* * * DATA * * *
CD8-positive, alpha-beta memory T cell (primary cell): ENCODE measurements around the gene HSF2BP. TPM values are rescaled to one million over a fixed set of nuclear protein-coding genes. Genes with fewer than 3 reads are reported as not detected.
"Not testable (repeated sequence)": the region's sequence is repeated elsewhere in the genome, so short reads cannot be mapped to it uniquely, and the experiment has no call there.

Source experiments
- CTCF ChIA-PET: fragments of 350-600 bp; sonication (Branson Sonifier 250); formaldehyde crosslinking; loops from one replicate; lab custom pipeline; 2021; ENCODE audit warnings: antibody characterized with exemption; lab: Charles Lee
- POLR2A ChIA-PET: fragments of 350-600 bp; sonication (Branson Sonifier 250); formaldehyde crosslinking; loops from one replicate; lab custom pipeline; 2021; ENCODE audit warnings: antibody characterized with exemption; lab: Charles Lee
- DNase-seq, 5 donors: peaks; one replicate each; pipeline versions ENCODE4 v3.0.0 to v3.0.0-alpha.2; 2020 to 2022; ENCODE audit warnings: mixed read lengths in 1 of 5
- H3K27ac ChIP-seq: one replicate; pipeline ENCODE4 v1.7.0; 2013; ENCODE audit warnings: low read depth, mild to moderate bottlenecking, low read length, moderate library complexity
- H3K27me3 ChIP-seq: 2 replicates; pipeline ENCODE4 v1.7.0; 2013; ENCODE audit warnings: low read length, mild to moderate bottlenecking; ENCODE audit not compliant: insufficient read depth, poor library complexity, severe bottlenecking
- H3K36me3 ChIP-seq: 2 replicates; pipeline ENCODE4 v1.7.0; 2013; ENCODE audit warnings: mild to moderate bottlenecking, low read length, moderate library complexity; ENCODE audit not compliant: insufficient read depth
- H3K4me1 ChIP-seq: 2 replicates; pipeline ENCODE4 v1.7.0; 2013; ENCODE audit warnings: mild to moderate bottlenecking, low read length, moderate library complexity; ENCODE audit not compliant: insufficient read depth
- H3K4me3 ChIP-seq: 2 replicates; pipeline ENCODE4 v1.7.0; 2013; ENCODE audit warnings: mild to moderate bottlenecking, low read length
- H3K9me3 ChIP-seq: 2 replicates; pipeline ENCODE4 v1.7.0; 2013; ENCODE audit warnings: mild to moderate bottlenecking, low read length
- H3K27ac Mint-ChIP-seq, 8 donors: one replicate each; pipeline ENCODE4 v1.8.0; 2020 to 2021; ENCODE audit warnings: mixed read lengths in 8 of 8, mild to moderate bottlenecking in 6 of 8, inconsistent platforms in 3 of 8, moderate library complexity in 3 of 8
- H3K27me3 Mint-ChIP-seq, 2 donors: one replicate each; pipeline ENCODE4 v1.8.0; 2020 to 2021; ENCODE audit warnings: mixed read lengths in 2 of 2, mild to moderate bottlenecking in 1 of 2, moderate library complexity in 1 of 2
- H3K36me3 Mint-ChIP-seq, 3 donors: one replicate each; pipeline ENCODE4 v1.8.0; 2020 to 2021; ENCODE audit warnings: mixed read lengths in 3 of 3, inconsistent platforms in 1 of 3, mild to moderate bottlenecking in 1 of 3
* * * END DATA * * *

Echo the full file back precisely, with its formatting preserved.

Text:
CD8-positive, alpha-beta memory T cell (primary cell): ENCODE measurements around the gene HSF2BP. TPM values are rescaled to one million over a fixed set of nuclear protein-coding genes. Genes with fewer than 3 reads are reported as not detected.
"Not testable (repeated sequence)": the region's sequence is repeated elsewhere in the genome, so short reads cannot be mapped to it uniquely, and the experiment has no call there.

Source experiments
- CTCF ChIA-PET: fragments of 350-600 bp; sonication (Branson Sonifier 250); formaldehyde crosslinking; loops from one replicate; lab custom pipeline; 2021; ENCODE audit warnings: antibody characterized with exemption; lab: Charles Lee
- POLR2A ChIA-PET: fragments of 350-600 bp; sonication (Branson Sonifier 250); formaldehyde crosslinking; loops from one replicate; lab custom pipeline; 2021; ENCODE audit warnings: antibody characterized with exemption; lab: Charles Lee
- DNase-seq, 5 donors: peaks; one replicate each; pipeline versions ENCODE4 v3.0.0 to v3.0.0-alpha.2; 2020 to 2022; ENCODE audit warnings: mixed read lengths in 1 of 5
- H3K27ac ChIP-seq: one replicate; pipeline ENCODE4 v1.7.0; 2013; ENCODE audit warnings: low read depth, mild to moderate bottlenecking, low read length, moderate library complexity
- H3K27me3 ChIP-seq: 2 replicates; pipeline ENCODE4 v1.7.0; 2013; ENCODE audit warnings: low read length, mild to moderate bottlenecking; ENCODE audit not compliant: insufficient read depth, poor library complexity, severe bottlenecking
- H3K36me3 ChIP-seq: 2 replicates; pipeline ENCODE4 v1.7.0; 2013; ENCODE audit warnings: mild to moderate bottlenecking, low read length, moderate library complexity; ENCODE audit not compliant: insufficient read depth
- H3K4me1 ChIP-seq: 2 replicates; pipeline ENCODE4 v1.7.0; 2013; ENCODE audit warnings: mild to moderate bottlenecking, low read length, moderate library complexity; ENCODE audit not compliant: insufficient read depth
- H3K4me3 ChIP-seq: 2 replicates; pipeline ENCODE4 v1.7.0; 2013; ENCODE audit warnings: mild to moderate bottlenecking, low read length
- H3K9me3 ChIP-seq: 2 replicates; pipeline ENCODE4 v1.7.0; 2013; ENCODE audit warnings: mild to moderate bottlenecking, low read length
- H3K27ac Mint-ChIP-seq, 8 donors: one replicate each; pipeline ENCODE4 v1.8.0; 2020 to 2021; ENCODE audit warnings: mixed read lengths in 8 of 8, mild to moderate bottlenecking in 6 of 8, inconsistent platforms in 3 of 8, moderate library complexity in 3 of 8
- H3K27me3 Mint-ChIP-seq, 2 donors: one replicate each; pipeline ENCODE4 v1.8.0; 2020 to 2021; ENCODE audit warnings: mixed read lengths in 2 of 2, mild to moderate bottlenecking in 1 of 2, moderate library complexity in 1 of 2
- H3K36me3 Mint-ChIP-seq, 3 donors: one replicate each; pipeline ENCODE4 v1.8.0; 2020 to 2021; ENCODE audit warnings: mixed read lengths in 3 of 3, inconsistent platforms in 1 of 3, mild to moderate bottlenecking in 1 of 3